learn its causes through observation, and then prevent its recurrence through management of
the environment. Consequently, she believed that nurses, with their responsibility for
maintaining hygiene, had a unique opportunity for spiritual advancement, discovering the
nature of God by learning his ‘laws of health’ (Nightingale, 1873). Florence Nightingale
considered that she had not been taught about the nature of disease, not even at Kaiserswerth,
but had learnt through experience, observation and reflection. Thus, when called upon to
organize nurse training, she sought to replicate the conditions by which she had learned the
‘self-evident’ facts of disease.
It was not until August 1853 that Florence Nightingale took up her first employment, a
post which at last gave her the scope to apply her knowledge and training. She became Lady
Superintendent of an Institution for Sick Gentlewomen at no. 1 Upper Harley Street in the
West End of London, where she remained till the outbreak of the Crimean War. At Harley
Street she proved herself a brilliant manager. While working on the wards she was careful to
subordinate herself and her staff to the doctors on all matters of treatment, but when dealing
with the committee she frequently questioned and on occasion overturned policy in the interest
of the patients.
Florence Nightingale was looking for a fresh challenge, such as the matronship of a London
hospital, when the Crimean War broke out in 1854.
The British hospital arrangements during the war were possibly no worse than they had
been when last put to the test during the Napoleonic Wars, forty years earlier. However,
society had higher expectations during the Crimean episode and, with front-line reporting in
the newspapers, the populace were more aware of developments. A tide of public concern for
the soldiers’ well-being allowed the Secretary of State for War, Sidney Herbert, to take a
radical step. The appointment of Florence Nightingale to superintend a group of nurses was
unprecedented. No woman had previously held an official position in the Army and Florence
Nightingale was an interesting choice for superintendent of nurses: experienced in nursing and
highly intelligent, but hardly cut out to accept the orders of a bungling hierarchy.
She immediately grasped the situation at Scutari, the principal British military hospital.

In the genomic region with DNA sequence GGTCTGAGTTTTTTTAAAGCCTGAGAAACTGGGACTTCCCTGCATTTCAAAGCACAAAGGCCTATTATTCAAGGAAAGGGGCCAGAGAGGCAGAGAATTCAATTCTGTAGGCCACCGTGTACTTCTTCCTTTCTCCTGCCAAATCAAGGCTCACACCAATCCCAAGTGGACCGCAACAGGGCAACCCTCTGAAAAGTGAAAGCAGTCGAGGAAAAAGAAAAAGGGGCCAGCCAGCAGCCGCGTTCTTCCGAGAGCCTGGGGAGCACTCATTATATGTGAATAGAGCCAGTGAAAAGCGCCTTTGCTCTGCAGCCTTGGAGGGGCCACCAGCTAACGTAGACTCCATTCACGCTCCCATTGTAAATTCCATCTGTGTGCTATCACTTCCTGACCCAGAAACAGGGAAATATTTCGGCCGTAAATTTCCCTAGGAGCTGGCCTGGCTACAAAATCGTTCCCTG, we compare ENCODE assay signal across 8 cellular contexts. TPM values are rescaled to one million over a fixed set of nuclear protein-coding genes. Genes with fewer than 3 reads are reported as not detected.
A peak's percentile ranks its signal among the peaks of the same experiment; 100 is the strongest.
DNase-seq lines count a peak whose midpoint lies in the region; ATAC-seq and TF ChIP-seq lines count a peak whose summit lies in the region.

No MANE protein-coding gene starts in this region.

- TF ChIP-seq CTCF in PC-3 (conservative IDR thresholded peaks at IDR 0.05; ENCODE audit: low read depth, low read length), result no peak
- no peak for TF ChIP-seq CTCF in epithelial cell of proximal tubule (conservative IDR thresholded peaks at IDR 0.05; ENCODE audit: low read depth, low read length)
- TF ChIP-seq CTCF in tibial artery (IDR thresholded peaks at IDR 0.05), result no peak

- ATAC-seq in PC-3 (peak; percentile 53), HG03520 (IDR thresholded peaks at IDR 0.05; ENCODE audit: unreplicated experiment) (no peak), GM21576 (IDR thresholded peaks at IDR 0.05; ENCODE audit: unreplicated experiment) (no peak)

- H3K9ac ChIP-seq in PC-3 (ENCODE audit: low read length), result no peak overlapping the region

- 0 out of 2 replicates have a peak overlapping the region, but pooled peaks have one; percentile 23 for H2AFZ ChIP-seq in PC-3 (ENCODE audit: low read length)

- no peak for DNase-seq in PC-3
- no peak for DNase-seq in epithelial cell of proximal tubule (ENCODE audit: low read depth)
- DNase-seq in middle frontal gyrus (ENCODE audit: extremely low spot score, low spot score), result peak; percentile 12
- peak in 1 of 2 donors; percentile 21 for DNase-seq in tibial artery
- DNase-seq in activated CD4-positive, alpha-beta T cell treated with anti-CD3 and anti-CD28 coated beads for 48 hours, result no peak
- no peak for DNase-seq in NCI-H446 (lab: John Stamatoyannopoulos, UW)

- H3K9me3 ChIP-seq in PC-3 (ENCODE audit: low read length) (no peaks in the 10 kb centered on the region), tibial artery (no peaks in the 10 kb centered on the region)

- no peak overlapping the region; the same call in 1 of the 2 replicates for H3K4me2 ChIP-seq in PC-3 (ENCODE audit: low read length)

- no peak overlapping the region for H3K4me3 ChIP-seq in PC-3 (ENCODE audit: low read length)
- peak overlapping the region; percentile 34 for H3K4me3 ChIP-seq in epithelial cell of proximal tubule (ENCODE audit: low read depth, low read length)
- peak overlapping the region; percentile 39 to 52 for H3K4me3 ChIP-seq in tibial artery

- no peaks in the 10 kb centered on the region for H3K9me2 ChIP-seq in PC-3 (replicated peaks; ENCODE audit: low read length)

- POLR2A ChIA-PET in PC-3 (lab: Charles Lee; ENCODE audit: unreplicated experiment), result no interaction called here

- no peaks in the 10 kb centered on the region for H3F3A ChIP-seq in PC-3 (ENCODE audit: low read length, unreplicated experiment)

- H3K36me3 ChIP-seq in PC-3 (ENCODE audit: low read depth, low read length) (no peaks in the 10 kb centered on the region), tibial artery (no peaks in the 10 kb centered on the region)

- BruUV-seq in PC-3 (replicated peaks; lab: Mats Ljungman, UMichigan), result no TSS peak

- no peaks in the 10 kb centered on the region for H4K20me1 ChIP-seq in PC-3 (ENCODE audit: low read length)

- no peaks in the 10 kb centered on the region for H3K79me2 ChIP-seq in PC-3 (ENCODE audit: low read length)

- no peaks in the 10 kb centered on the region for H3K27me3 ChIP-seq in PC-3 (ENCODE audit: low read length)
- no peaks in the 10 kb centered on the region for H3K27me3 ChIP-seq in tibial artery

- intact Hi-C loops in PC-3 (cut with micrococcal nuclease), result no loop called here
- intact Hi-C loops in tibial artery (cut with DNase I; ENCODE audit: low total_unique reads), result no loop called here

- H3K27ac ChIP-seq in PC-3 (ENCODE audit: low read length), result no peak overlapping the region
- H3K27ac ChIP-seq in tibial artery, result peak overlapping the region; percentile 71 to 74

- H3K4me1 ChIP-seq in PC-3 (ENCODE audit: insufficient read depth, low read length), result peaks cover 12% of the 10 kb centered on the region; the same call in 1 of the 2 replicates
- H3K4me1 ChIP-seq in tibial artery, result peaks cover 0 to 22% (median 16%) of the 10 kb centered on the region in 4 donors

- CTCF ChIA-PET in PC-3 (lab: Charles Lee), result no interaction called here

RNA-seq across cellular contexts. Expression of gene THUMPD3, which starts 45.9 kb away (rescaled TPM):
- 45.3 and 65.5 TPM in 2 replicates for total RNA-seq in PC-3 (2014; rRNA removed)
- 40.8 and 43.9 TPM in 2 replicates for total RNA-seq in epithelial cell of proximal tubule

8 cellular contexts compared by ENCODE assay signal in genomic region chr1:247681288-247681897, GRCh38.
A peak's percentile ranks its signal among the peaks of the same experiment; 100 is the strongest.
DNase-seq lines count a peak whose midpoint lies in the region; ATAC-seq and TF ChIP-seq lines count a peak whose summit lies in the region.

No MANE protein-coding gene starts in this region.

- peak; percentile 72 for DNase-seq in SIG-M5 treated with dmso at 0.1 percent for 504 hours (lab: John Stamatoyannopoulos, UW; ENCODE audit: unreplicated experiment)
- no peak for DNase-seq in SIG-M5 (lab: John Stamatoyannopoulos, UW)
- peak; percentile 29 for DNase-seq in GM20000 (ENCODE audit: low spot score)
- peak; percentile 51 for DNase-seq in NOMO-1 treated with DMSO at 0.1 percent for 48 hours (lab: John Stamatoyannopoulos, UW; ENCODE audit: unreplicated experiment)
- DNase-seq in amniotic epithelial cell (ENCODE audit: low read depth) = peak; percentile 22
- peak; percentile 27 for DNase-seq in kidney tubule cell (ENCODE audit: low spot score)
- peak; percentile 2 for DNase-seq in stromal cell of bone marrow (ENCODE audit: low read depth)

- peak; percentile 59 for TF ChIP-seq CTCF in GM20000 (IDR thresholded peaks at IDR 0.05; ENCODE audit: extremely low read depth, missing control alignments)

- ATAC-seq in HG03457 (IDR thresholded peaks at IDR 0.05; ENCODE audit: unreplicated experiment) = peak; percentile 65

Not wishing to imperil the prospect of reform by alienating the doctors, her first action was to
place her nurses under the doctors orders and to establish a hospital laundry. Within a month
she had secured improvements in the upkeep of the wards, provided new bedding and clothing
for the soldiers and improved the hospital diets.
In addition to supervising the nursing of the men, she wrote letters on their behalf,
instituted a scheme for remitting money to their families and provided reading rooms and
games for the convalescents. Florence Nightingale battled with the military authorities, the
purveyor’s department and was a thorn in the side of the Superintendent of Army Medical
Services. A growing public interest in her endeavours gave her voice an impetus not available
to reformers within the ranks of the army. Many of the recommendations made by the
Superintendent of Nurses to the Secretary of State for War rapidly emerged as new army
While Florence Nightingale’s administrative genius brought her the respect of Queen
Victoria and of many of those in the government, it was the individual care and attention that
she gave to the sick and wounded soldiers that engendered the affection of the British people.
She reputedly walked the four miles of hospital corridors every night and one grateful soldier
recalled how he kissed her shadow as the ‘lady with the lamp’ passed by. Florence Nightingale
became a symbol of hope during what was otherwise a disastrous military campaign.
In November 1855, at the height of Florence Nightingale’s Crimean fame, a group of
her supporters held a public meeting in London to raise funds to enable her to carry on the
reform of civil hospitals upon her return to England by establishing an institute for the training
of nurses and hospital attendants. The Nightingale Fund took off with little involvement from
its namesake, who was still inundated with the concerns of the war. She was not to turn her
attention to it until 1860, and even then she was faced with other pressing concerns.
On her return to England, she was horrified that the government appeared satisfied
with its limited enquiries into the disastrous mismanagement which had caused 16,000 deaths
from disease against 4,000 deaths from battle. She immediately set about campaigning for a full
commission of enquiry and the whole process was not exhausted till 1860.
According to the critical biographer Lytton Strachey, ‘Scutari had given her
knowledge; and it had given her power too: her enormous reputation was at her back—an
incalculable force’ (1918). In truth, the Nightingale ‘power’ was a rather more subtle force
than Strachey implied, but it remained irresistible.
Florence Nightingale used her influence to champion the education of British soldiers and of
Army doctors. Despite the limitations of the instructions she received before going to the